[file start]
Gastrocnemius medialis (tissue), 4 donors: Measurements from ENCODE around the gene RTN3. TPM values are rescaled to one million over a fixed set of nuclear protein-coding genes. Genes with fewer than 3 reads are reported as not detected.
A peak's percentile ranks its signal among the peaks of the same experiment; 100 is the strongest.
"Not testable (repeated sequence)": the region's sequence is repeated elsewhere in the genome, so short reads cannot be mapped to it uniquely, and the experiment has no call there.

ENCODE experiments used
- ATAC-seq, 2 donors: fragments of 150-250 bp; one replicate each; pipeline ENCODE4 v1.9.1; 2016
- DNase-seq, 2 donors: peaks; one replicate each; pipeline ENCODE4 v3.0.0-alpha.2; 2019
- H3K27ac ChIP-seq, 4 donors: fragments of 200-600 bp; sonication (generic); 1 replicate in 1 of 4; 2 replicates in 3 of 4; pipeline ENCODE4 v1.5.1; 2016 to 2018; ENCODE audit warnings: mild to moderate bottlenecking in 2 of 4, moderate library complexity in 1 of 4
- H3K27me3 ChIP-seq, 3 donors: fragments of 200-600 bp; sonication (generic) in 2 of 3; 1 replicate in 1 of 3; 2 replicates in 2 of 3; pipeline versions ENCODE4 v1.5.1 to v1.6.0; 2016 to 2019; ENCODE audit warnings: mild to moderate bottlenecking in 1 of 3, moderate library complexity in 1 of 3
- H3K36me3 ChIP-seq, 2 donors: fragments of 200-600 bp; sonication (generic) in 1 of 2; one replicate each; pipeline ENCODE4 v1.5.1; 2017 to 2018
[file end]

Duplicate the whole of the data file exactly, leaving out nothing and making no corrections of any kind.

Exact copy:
Gastrocnemius medialis (tissue), 4 donors: Measurements from ENCODE around the gene RTN3. TPM values are rescaled to one million over a fixed set of nuclear protein-coding genes. Genes with fewer than 3 reads are reported as not detected.
A peak's percentile ranks its signal among the peaks of the same experiment; 100 is the strongest.
"Not testable (repeated sequence)": the region's sequence is repeated elsewhere in the genome, so short reads cannot be mapped to it uniquely, and the experiment has no call there.

ENCODE experiments used
- ATAC-seq, 2 donors: fragments of 150-250 bp; one replicate each; pipeline ENCODE4 v1.9.1; 2016
- DNase-seq, 2 donors: peaks; one replicate each; pipeline ENCODE4 v3.0.0-alpha.2; 2019
- H3K27ac ChIP-seq, 4 donors: fragments of 200-600 bp; sonication (generic); 1 replicate in 1 of 4; 2 replicates in 3 of 4; pipeline ENCODE4 v1.5.1; 2016 to 2018; ENCODE audit warnings: mild to moderate bottlenecking in 2 of 4, moderate library complexity in 1 of 4
- H3K27me3 ChIP-seq, 3 donors: fragments of 200-600 bp; sonication (generic) in 2 of 3; 1 replicate in 1 of 3; 2 replicates in 2 of 3; pipeline versions ENCODE4 v1.5.1 to v1.6.0; 2016 to 2019; ENCODE audit warnings: mild to moderate bottlenecking in 1 of 3, moderate library complexity in 1 of 3
- H3K36me3 ChIP-seq, 2 donors: fragments of 200-600 bp; sonication (generic) in 1 of 2; one replicate each; pipeline ENCODE4 v1.5.1; 2017 to 2018